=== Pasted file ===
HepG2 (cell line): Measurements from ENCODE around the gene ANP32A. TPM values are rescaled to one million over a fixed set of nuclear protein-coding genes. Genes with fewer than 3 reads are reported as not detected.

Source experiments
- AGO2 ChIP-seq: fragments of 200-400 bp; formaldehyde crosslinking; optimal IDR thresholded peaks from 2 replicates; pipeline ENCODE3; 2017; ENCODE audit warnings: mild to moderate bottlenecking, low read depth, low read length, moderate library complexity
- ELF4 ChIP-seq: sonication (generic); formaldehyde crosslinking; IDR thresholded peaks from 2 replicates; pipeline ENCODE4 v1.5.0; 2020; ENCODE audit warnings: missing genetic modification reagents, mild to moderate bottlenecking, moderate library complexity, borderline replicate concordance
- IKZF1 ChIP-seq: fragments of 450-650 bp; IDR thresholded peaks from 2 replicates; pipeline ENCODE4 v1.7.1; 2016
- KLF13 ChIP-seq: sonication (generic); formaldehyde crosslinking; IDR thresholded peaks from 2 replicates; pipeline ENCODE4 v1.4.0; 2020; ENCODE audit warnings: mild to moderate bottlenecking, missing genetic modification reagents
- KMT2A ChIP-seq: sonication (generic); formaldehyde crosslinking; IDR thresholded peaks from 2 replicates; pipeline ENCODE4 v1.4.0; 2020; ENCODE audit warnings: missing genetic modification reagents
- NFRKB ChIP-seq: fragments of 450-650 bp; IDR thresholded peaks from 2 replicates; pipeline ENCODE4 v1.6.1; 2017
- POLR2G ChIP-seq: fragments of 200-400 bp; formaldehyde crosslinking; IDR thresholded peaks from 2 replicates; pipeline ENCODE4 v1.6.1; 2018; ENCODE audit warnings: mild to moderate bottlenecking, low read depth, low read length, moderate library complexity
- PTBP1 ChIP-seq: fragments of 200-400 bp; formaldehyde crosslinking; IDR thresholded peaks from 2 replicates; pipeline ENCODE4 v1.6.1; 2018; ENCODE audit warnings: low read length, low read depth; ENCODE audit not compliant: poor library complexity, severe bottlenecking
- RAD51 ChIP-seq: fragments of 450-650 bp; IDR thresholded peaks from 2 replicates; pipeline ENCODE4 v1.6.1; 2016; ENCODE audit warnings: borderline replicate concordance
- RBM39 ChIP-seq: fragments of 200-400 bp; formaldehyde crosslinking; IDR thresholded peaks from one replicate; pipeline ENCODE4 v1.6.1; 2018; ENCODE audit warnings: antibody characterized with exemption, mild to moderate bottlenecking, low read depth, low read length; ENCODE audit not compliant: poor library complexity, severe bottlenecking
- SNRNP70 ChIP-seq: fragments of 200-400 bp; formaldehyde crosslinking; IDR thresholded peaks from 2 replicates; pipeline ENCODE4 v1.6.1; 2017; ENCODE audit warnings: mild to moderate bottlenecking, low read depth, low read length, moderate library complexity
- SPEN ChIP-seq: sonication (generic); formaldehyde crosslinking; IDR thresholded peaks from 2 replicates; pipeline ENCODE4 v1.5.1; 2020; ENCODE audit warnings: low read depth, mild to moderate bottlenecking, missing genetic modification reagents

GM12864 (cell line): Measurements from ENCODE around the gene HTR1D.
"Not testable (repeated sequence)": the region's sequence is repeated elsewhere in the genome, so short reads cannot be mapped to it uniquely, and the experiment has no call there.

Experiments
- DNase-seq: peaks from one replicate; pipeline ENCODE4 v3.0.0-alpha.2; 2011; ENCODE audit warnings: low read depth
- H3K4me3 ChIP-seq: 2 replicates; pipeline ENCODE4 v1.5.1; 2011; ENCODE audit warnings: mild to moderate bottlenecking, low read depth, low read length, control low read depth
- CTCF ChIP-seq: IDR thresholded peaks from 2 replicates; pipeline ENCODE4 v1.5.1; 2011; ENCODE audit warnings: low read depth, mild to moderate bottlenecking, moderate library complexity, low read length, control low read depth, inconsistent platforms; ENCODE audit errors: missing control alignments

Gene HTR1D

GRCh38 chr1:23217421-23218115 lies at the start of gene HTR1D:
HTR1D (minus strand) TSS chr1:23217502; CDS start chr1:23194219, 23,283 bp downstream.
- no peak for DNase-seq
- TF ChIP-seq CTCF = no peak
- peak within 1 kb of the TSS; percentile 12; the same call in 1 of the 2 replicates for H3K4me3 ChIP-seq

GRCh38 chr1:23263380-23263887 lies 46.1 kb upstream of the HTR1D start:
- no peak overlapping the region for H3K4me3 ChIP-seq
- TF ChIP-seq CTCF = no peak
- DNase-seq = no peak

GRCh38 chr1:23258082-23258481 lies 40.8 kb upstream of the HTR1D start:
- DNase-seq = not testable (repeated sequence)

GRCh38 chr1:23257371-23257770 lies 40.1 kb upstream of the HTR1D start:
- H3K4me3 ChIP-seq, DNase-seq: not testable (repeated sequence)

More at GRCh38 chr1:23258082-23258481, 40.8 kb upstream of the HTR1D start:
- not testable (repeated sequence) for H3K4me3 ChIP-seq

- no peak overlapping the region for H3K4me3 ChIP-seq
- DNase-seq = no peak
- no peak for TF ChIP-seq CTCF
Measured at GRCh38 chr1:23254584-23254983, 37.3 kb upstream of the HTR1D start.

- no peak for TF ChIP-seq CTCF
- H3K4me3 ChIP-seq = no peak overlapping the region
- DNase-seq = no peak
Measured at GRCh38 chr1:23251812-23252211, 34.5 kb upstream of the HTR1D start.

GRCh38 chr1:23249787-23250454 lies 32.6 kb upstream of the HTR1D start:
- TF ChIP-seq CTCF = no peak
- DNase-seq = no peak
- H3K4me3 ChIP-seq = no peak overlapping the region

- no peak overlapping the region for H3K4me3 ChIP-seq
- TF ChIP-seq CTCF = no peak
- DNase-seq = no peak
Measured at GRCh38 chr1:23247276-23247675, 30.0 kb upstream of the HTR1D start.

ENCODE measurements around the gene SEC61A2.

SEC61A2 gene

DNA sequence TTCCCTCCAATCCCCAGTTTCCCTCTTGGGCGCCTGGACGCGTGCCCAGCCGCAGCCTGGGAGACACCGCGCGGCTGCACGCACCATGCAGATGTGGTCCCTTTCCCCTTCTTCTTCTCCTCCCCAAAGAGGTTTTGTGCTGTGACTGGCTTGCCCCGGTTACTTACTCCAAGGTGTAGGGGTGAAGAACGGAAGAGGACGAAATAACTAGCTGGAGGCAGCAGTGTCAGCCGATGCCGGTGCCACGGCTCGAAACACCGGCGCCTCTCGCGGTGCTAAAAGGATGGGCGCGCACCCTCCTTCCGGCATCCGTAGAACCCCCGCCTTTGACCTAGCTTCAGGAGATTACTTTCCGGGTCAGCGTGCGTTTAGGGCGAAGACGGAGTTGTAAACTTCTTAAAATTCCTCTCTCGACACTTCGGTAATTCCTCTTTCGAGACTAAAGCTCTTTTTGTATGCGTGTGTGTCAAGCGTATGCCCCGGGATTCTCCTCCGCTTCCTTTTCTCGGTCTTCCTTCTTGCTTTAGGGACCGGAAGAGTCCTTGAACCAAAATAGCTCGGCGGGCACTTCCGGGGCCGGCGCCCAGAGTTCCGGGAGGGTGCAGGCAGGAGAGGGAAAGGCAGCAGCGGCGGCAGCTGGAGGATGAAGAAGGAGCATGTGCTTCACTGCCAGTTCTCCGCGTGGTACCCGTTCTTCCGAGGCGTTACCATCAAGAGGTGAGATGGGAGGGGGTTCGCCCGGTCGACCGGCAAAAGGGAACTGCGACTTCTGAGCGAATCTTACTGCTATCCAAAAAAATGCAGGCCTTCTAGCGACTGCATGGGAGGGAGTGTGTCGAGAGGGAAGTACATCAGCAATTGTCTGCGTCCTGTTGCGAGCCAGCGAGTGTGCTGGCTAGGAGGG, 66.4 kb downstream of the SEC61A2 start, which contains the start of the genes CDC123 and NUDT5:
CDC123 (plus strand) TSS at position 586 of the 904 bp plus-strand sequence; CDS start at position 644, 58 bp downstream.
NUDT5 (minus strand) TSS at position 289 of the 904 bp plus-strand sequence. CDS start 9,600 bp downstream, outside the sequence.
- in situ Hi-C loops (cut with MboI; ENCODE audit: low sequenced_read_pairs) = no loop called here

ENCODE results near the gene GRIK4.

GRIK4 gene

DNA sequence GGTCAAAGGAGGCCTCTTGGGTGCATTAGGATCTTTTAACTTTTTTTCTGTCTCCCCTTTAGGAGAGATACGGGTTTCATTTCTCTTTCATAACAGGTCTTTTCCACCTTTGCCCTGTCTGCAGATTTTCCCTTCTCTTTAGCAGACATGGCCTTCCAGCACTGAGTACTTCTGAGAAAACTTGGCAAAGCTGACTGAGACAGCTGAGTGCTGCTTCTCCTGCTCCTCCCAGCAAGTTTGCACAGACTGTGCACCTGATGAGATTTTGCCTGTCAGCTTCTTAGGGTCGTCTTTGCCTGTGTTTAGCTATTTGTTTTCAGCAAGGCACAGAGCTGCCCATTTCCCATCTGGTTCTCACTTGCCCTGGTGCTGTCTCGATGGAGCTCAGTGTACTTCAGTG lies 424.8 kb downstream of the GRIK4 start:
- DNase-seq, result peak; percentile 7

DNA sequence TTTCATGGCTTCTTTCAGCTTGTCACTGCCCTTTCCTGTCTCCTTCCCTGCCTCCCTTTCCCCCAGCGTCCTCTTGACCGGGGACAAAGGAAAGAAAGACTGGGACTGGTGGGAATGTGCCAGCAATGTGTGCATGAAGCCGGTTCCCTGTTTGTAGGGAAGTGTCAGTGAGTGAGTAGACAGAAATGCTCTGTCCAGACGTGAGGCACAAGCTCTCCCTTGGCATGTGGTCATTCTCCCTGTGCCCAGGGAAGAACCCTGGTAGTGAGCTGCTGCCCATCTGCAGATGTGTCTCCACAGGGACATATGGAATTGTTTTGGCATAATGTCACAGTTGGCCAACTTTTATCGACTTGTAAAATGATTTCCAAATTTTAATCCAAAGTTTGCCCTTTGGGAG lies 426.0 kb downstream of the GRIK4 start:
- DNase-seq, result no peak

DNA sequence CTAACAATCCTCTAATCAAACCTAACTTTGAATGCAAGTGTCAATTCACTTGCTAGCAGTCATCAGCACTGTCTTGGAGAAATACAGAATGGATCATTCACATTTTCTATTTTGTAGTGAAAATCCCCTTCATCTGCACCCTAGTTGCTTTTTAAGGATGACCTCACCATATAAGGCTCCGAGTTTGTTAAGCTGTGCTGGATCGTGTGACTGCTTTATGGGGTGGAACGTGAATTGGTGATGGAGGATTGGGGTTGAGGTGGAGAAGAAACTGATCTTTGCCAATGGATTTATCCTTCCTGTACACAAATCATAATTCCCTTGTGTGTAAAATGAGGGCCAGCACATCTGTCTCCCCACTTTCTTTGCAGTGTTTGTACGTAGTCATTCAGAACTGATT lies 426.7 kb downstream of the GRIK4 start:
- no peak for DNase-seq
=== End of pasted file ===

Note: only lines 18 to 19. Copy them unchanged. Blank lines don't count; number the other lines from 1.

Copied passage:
- DNase-seq: peaks from one replicate; pipeline ENCODE4 v3.0.0-alpha.2; 2011; ENCODE audit warnings: low read depth
- H3K4me3 ChIP-seq: 2 replicates; pipeline ENCODE4 v1.5.1; 2011; ENCODE audit warnings: mild to moderate bottlenecking, low read depth, low read length, control low read depth